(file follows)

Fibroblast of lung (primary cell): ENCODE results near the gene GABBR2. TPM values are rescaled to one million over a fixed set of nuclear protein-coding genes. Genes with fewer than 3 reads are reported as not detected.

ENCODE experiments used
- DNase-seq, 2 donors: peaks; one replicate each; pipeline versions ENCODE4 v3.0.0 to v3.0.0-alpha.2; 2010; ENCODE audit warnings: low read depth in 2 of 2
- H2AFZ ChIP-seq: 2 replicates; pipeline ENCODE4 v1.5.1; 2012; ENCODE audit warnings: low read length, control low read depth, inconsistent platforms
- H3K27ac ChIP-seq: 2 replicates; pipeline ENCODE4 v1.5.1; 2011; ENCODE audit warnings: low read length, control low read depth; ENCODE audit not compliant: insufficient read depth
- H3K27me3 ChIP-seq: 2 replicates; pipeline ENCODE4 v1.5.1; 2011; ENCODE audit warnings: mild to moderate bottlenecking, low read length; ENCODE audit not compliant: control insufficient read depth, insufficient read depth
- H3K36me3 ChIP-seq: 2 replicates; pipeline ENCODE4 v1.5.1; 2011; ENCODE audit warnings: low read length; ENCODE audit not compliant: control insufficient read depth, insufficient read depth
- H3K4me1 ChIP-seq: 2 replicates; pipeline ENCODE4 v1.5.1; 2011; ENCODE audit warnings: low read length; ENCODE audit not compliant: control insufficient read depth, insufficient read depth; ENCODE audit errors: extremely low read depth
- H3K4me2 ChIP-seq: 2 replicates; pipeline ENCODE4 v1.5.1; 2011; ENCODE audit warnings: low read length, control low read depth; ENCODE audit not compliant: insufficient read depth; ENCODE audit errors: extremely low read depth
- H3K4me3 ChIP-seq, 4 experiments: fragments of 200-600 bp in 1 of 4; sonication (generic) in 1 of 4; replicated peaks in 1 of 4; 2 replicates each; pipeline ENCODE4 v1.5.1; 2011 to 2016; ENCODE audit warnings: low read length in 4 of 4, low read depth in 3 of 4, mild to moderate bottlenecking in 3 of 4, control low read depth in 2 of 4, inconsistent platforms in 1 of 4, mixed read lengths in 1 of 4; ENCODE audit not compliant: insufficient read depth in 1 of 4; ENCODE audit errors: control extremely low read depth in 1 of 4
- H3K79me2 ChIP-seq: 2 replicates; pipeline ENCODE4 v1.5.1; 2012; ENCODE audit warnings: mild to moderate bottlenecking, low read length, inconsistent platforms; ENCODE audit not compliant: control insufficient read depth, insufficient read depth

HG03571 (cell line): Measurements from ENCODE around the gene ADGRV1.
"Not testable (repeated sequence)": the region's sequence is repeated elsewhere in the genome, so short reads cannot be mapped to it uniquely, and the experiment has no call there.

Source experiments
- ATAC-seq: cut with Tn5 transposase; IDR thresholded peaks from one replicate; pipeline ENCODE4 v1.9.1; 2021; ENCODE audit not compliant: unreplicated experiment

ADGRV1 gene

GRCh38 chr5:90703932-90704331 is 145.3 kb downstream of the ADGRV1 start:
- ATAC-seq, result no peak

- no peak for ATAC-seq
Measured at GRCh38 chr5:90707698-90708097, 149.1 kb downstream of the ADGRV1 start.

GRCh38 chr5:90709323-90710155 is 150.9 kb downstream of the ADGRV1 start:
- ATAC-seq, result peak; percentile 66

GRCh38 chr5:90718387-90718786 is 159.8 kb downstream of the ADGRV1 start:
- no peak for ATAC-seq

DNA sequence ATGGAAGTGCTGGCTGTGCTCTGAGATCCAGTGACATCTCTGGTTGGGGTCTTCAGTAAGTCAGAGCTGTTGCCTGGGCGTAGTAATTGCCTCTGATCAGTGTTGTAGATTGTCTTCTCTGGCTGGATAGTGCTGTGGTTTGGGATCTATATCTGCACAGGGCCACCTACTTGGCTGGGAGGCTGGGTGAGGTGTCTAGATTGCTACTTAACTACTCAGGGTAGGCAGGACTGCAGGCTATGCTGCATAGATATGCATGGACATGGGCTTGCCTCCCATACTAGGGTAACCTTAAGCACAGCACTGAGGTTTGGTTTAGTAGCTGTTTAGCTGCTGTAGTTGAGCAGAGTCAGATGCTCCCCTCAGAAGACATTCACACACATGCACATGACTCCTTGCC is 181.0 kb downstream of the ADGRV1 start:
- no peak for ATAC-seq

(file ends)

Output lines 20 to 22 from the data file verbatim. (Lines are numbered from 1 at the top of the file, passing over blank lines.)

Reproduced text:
Measured at GRCh38 chr5:90707698-90708097, 149.1 kb downstream of the ADGRV1 start.

GRCh38 chr5:90709323-90710155 is 150.9 kb downstream of the ADGRV1 start:
- ATAC-seq, result peak; percentile 66